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Subject:Re: Active vs passive voice From:John G <john -at- garisons -dot- com> To:Peter Neilson <neilson -at- windstream -dot- net> Date:Wed, 4 Sep 2013 14:00:45 -0400
There is a place for passive voice.
If the agent - the person or process that causes something to happen - is
either unknown or immaterial. then passive voice is perfectly acceptable:
Aircraft are made of aluminum. Who cares who does the actual manufacturing?
But if you're too lazy to discover who or what causes something to happen,
passive voice is a great carpet to use to sweep the details under.
So, if you write "The report is generated." you should be drawn and
quartered for not telling me who, how, or what circumstances generate the
On Wed, Sep 4, 2013 at 12:48 PM, Peter Neilson <neilson -at- windstream -dot- net>wrote:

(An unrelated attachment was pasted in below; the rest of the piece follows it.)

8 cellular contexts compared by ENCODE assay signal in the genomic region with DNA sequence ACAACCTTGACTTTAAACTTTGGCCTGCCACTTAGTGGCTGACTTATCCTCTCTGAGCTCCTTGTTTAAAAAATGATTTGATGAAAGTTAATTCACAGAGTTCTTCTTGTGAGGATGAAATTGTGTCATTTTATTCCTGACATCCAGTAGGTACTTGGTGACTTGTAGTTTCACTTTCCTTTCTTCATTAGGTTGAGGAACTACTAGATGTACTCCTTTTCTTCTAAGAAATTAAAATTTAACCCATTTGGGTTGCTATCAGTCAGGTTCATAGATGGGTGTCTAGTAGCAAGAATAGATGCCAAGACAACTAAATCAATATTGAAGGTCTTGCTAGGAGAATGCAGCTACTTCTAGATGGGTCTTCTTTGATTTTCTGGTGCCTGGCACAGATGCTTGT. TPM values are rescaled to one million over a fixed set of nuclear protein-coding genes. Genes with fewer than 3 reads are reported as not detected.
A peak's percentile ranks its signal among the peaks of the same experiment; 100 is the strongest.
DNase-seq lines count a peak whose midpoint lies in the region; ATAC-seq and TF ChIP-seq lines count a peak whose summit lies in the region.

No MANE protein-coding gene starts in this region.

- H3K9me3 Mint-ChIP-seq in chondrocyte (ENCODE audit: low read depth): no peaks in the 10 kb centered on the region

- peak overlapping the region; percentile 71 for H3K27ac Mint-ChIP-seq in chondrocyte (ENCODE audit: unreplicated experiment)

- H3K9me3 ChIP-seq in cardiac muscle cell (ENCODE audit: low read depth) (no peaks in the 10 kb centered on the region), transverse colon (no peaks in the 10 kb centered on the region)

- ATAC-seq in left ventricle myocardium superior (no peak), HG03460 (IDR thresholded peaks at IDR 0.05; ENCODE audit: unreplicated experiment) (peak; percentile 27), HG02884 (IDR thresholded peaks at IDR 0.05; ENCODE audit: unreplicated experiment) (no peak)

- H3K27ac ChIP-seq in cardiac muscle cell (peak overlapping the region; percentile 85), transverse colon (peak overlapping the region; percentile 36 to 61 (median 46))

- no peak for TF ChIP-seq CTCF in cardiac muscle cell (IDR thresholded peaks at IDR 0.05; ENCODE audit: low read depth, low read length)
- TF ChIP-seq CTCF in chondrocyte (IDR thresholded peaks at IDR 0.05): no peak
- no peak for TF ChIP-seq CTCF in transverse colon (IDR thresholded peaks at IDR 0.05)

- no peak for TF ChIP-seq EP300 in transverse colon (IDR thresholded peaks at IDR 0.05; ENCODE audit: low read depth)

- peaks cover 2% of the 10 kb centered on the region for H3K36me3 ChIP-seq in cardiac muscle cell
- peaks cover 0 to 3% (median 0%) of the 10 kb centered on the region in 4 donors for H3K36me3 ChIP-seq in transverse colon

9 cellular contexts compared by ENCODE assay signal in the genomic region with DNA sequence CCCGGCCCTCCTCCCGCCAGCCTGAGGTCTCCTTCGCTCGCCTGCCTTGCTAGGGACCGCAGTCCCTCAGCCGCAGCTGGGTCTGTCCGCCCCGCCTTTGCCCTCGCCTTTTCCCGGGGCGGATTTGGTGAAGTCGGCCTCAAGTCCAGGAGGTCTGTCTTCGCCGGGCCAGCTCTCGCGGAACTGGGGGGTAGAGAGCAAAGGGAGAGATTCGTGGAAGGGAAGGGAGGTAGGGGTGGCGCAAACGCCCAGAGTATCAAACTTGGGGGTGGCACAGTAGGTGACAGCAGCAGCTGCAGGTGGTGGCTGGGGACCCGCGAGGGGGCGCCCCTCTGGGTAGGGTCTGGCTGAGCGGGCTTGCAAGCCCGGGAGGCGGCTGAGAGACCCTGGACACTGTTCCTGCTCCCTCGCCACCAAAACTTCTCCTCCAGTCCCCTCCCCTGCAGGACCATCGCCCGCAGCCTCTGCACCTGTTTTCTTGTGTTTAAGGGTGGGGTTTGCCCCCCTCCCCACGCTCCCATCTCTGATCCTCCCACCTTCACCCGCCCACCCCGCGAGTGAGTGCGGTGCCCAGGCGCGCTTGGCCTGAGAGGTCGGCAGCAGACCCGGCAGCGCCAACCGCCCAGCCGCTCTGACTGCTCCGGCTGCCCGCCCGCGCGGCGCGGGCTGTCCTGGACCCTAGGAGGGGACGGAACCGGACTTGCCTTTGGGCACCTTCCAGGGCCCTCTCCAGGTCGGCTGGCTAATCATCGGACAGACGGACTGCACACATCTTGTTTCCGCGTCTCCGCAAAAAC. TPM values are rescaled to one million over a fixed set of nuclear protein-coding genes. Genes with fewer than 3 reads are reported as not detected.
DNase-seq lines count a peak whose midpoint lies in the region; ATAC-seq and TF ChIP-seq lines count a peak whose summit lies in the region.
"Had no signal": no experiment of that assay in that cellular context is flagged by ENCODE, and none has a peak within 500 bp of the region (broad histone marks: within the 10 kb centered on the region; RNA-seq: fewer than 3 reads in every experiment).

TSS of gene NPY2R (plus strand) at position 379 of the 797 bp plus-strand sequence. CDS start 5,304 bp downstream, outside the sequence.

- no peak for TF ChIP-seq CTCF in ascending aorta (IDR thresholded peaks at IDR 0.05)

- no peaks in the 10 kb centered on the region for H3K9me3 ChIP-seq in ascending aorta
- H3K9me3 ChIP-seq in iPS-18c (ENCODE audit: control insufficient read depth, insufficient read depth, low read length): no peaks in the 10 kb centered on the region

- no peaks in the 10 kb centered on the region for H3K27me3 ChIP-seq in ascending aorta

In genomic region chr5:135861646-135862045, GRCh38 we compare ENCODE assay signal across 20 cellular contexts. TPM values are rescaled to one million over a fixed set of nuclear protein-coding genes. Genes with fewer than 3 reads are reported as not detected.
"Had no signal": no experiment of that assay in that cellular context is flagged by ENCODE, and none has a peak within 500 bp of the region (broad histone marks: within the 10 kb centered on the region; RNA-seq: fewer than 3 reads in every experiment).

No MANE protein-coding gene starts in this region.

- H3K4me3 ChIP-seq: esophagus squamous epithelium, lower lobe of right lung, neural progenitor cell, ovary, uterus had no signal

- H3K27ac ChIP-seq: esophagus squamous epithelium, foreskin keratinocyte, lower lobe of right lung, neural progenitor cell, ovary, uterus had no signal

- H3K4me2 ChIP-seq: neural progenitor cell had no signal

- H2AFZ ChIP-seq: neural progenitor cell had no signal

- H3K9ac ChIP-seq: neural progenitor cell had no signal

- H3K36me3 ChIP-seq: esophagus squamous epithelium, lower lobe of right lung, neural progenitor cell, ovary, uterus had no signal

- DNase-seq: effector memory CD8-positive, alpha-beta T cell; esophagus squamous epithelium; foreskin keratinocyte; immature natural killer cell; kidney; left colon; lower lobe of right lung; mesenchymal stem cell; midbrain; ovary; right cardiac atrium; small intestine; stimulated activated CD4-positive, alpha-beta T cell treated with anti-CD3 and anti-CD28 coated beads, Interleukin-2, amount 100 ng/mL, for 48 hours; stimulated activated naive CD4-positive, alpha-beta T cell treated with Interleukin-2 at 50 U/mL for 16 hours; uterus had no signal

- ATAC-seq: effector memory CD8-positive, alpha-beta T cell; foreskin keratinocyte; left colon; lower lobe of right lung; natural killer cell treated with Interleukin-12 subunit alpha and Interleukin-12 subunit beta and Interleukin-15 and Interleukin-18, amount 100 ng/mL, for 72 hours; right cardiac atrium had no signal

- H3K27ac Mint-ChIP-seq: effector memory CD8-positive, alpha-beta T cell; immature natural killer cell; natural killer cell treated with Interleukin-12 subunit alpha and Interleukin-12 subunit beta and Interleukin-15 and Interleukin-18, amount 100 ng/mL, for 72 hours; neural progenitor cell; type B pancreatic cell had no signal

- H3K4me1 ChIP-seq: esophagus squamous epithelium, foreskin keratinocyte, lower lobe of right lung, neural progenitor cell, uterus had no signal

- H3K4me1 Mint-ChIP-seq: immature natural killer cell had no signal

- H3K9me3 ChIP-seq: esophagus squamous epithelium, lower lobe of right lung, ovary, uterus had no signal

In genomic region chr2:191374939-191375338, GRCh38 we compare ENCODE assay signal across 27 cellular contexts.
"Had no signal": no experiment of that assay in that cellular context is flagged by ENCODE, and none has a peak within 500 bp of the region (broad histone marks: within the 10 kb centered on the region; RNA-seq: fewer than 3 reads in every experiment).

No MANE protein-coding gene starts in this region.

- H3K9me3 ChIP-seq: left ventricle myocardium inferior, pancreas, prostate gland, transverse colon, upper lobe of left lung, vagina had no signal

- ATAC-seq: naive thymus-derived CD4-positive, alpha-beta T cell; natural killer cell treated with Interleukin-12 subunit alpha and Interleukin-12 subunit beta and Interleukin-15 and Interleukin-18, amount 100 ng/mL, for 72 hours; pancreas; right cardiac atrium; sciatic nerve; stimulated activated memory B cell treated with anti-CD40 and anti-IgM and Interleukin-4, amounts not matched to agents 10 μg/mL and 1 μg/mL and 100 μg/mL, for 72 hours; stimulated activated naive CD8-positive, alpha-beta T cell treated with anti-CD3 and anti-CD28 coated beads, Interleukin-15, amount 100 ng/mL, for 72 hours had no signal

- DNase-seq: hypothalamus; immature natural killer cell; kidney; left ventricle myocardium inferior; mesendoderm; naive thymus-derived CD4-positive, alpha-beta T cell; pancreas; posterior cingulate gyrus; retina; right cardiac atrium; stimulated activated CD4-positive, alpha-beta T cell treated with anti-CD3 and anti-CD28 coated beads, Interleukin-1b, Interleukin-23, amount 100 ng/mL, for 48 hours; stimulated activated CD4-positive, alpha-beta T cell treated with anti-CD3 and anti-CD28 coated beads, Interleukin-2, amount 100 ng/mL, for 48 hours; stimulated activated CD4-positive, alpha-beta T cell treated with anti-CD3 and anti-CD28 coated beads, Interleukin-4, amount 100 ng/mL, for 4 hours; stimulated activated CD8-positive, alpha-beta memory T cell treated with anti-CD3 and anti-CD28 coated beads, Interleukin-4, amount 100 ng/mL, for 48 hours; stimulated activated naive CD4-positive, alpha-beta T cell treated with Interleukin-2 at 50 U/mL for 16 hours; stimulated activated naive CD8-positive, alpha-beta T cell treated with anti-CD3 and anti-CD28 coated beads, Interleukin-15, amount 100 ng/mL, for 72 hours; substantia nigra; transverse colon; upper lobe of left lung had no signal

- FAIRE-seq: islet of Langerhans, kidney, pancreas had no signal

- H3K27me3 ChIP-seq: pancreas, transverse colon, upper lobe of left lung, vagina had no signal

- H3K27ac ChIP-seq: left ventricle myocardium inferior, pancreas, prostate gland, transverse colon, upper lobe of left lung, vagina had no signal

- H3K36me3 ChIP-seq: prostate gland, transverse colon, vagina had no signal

> On Wed, 04 Sep 2013 11:43:04 -0400, Matt Gras <mattgras -at- comcast -dot- net>
> Anyone have good reasons why a company stylin' itself to be hip and
>> modern would opt for passive rather than active voice in its user manuals?
> Good possibility that the original manuals were either written by people
> trained in "scientific" writing or by people who learned English as taught
> in some far-off Former British Colony.
> The former standard requires, "500 ml of water were added to 136.04 g of
> 18M H2SO4," instead of, "I stupidly poured 500 ml of water into 136.04 g of
> 18M H2SO4."
> The latter standard occasionally teaches that better writing is polite and
> obscure. "Your report of 17th is at hand. An impression of lack of caution
> and understanding is conveyed to us, owing to the damage that was caused in
> 500 ml of water having been added to 136.04 g of 18M H2SO4." So much less
> direct than, "You blinking idiot! You stupidly added water to the acid."
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